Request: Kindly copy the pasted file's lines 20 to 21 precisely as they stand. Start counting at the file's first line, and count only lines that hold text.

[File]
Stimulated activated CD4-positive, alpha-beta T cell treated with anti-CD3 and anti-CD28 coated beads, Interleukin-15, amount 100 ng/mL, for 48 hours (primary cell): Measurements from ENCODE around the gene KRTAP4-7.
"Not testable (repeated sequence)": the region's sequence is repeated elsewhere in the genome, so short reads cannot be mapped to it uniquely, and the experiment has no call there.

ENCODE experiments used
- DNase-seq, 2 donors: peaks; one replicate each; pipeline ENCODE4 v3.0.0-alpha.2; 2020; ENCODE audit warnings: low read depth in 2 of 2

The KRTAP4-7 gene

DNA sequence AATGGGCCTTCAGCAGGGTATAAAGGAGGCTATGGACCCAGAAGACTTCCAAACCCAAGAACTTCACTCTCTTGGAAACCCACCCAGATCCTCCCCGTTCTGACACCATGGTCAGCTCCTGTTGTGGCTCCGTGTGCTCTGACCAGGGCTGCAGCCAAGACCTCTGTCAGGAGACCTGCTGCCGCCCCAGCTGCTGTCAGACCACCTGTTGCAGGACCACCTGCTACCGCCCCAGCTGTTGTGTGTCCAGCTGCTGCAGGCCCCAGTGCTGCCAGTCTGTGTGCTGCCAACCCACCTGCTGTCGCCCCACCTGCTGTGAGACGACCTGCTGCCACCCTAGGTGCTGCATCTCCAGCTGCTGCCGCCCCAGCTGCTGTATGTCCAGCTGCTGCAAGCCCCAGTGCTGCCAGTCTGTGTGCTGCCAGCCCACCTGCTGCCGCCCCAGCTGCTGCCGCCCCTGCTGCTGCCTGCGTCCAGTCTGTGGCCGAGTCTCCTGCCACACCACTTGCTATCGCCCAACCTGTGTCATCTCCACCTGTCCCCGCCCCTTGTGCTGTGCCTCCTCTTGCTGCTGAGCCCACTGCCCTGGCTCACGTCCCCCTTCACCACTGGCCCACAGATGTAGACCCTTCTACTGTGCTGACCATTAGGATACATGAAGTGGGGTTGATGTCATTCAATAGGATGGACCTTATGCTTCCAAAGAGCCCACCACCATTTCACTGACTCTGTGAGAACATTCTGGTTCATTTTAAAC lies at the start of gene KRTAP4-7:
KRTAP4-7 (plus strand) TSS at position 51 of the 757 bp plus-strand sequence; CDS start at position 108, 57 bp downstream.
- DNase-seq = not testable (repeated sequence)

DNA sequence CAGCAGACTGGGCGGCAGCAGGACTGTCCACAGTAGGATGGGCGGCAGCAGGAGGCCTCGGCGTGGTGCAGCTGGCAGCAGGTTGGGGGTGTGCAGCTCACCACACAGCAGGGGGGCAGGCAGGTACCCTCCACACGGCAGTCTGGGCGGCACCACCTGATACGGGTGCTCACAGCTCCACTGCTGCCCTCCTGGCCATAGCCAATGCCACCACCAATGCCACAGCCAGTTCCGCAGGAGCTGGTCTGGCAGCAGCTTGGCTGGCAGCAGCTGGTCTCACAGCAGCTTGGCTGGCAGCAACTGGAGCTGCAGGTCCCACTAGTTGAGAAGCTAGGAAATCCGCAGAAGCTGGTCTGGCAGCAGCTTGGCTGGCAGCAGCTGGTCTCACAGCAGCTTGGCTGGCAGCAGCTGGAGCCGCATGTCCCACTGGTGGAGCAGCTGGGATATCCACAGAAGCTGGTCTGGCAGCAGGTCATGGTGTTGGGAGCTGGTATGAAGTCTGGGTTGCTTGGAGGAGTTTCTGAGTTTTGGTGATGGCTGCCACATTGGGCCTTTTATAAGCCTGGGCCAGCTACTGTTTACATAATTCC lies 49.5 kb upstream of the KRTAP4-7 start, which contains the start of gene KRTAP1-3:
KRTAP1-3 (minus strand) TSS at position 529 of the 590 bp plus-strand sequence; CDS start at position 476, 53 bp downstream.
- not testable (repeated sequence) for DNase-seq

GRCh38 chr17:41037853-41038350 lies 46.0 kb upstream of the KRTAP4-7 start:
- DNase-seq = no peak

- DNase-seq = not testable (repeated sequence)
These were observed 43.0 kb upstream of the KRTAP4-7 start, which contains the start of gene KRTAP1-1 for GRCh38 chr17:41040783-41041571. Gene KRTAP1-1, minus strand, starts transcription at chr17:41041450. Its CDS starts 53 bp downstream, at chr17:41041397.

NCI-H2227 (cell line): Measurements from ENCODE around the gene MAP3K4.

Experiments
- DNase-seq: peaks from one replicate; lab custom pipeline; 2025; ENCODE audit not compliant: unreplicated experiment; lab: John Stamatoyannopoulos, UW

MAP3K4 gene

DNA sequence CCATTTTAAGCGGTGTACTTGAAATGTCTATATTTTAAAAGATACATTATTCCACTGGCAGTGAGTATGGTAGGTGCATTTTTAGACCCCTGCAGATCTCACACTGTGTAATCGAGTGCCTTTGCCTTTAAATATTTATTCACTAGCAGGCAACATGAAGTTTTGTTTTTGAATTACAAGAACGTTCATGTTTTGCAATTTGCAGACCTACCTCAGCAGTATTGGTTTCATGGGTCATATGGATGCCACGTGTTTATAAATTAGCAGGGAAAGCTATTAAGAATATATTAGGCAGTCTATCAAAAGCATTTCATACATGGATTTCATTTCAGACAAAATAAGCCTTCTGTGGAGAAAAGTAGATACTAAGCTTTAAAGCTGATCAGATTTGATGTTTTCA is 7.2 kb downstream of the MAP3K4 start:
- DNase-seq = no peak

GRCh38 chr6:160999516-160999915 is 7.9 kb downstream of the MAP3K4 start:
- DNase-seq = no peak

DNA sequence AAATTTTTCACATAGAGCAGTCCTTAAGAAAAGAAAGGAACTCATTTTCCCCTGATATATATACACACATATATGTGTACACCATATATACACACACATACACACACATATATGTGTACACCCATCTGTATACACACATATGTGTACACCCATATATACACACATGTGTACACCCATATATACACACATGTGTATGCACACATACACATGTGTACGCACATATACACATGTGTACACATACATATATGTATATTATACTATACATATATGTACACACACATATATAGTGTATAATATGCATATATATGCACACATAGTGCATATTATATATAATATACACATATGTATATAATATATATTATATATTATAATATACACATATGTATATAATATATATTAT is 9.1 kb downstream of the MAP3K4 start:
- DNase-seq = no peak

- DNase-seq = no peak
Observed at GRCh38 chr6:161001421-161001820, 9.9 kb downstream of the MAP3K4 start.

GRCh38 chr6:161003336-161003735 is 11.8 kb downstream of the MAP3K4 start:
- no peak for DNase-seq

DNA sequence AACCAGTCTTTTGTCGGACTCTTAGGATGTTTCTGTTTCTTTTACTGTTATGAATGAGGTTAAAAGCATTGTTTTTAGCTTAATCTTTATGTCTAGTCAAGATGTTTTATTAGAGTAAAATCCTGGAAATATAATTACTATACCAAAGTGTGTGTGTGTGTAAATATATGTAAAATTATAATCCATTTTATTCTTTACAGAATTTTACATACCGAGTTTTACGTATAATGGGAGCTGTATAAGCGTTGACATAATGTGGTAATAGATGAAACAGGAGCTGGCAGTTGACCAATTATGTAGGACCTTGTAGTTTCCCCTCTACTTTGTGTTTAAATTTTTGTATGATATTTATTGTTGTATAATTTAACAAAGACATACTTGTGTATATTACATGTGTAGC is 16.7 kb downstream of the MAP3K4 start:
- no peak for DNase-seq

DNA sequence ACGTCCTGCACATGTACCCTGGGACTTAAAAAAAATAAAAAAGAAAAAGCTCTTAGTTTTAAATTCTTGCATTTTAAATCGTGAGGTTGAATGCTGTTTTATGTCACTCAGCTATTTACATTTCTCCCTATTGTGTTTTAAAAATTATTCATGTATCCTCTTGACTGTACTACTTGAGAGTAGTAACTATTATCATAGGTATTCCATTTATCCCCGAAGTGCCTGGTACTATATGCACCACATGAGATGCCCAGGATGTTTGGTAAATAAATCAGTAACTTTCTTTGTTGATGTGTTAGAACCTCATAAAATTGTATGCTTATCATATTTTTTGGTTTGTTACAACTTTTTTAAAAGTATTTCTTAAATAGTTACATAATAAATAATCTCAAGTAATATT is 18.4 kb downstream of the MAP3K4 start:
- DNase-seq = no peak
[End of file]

DNA sequence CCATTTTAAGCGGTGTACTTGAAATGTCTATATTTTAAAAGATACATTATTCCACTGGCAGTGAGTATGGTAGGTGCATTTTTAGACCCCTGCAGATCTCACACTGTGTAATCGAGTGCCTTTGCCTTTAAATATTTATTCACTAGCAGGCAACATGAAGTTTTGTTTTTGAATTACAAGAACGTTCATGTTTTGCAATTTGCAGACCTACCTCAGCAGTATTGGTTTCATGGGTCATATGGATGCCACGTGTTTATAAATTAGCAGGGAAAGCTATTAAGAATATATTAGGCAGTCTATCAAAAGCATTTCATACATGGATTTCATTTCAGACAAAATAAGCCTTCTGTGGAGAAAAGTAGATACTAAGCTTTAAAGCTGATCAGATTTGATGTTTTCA is 7.2 kb downstream of the MAP3K4 start:
- DNase-seq = no peak